Now, don’t confuse shrinking the transaction log with shrinking data files. Shrinking the log may be necessary if your log has grown out of control, or as part of a process to remove excessive VLF fragmentation (see Kimberly’s excellent posts on this here and here). However, shrinking the log should be a rare operation and should not be part of any regular maintenance you perform.

In either case, I’m not talking about using the TRUNCATEONLY option – all that does is lop off any unused space at the end of the files – that’s perfectly fine. I’m talking about actually running the shrink algorithm.

Shrinking of data files should be performed even more rarely, if at all. Here’s why: data file shrink can cause *massive* index fragmentation (of the out-of-order pages kind, not the wasted-space kind) and it is very expensive (in terms of I/O, locking, transaction log generation).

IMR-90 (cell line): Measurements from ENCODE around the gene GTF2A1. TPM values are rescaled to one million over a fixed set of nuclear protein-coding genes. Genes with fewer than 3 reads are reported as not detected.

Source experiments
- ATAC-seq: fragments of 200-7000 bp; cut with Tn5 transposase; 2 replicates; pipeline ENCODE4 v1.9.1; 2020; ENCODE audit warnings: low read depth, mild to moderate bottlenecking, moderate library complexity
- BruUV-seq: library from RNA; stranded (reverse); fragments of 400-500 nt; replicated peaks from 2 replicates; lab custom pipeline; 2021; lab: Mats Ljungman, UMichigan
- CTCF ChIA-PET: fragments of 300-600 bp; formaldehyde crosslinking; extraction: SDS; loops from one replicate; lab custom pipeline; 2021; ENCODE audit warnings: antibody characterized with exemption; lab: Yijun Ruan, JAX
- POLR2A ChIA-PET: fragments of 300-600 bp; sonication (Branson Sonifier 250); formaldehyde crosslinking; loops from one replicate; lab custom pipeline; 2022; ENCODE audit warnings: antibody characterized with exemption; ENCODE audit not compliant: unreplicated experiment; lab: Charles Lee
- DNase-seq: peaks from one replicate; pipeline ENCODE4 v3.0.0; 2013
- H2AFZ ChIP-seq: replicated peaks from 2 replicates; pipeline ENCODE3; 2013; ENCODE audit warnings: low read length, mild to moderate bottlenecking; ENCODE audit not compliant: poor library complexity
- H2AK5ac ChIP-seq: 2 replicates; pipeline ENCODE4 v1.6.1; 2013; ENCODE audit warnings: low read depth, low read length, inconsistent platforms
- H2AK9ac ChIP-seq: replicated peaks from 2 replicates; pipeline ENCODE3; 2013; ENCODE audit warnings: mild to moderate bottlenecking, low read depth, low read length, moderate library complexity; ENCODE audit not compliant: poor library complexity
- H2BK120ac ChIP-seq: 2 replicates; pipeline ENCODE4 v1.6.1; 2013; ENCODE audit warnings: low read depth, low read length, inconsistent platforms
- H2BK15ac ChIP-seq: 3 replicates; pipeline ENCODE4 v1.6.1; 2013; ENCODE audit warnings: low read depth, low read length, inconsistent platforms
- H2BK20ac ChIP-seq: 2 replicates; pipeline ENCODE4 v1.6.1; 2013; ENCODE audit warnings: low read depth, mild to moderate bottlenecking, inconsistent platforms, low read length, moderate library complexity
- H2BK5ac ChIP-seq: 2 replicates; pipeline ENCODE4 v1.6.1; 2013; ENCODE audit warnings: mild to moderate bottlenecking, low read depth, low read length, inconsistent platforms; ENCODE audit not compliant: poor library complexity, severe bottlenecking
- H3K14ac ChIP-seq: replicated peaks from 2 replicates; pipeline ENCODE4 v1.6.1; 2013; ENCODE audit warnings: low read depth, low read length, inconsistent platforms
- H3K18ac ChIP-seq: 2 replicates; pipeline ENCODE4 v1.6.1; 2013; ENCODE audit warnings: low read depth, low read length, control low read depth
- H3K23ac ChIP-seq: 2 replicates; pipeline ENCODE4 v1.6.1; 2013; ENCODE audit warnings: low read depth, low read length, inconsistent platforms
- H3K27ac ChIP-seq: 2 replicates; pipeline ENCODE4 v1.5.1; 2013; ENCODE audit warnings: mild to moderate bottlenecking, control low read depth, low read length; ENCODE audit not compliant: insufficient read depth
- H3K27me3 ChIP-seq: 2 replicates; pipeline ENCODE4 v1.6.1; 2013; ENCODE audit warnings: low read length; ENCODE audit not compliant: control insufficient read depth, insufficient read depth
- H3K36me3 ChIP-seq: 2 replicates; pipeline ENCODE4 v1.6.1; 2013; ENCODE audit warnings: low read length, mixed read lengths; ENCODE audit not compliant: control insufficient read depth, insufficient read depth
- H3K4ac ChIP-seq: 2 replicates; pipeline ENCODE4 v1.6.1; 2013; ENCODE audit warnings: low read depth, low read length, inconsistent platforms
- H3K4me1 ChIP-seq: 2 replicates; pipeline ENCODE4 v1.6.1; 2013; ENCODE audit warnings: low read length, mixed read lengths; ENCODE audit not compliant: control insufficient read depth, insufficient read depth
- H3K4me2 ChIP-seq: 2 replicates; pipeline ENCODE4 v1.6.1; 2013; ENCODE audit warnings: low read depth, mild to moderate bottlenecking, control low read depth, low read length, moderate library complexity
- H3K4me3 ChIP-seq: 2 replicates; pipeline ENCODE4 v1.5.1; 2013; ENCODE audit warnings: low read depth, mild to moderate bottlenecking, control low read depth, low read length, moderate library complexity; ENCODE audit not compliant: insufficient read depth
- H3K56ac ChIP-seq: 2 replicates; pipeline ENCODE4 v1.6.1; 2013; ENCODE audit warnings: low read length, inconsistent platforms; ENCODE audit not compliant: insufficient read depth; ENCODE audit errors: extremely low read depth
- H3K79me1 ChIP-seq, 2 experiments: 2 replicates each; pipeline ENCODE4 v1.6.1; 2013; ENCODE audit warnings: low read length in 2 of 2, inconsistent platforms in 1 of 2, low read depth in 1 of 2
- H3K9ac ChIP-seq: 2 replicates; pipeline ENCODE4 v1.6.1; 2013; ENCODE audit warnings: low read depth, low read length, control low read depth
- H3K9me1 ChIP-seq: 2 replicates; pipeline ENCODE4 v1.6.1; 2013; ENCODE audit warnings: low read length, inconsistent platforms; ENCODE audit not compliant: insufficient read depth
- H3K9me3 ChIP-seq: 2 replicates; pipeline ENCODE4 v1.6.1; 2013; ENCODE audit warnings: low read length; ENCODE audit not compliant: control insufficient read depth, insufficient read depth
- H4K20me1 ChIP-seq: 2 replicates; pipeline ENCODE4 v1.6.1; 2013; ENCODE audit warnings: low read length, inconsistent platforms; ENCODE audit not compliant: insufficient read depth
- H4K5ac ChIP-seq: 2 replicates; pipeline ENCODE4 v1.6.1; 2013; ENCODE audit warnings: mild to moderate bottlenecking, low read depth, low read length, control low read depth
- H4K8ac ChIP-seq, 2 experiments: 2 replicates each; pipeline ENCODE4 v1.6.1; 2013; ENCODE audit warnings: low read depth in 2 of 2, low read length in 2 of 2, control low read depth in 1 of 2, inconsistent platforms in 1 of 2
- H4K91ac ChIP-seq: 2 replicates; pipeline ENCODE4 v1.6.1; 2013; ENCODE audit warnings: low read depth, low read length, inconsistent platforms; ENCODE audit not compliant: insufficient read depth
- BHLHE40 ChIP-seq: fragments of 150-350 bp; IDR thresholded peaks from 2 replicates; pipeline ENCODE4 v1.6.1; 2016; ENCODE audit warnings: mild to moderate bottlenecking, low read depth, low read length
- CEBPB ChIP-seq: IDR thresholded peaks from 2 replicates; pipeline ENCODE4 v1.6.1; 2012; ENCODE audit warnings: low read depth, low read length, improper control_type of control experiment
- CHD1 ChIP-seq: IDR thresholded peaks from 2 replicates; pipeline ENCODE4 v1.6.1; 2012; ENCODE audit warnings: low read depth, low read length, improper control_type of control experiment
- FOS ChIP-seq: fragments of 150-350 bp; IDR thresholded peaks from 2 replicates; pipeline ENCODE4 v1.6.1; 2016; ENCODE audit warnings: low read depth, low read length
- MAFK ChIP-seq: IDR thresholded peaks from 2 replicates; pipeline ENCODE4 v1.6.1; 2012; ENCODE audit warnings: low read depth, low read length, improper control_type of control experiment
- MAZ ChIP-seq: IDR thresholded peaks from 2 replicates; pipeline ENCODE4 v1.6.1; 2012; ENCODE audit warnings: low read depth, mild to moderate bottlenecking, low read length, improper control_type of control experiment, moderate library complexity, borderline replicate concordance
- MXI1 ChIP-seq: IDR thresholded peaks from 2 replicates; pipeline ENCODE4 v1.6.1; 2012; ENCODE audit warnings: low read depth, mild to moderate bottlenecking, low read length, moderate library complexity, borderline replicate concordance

The same code is used for DBCC SHRINKFILEDBCC SHRINKDATABASE, and auto-shrink – they’re equally as bad. As well as introducing index fragmentation, data file shrink also generates a lot of I/O, uses a lot of CPU, and generates *loads* of transaction log – as everything it does is fully logged.

Bottom line – try to avoid running data-file shrink at all costs! I’m often misquoted as saying ‘never run data-file shrink’ – that’s not true. I say ‘never run a regular shrink operation of any kind’, and if you absolutely must run a data-file shrink, be aware of the problems it can cause.


Last modified: October 19, 2021



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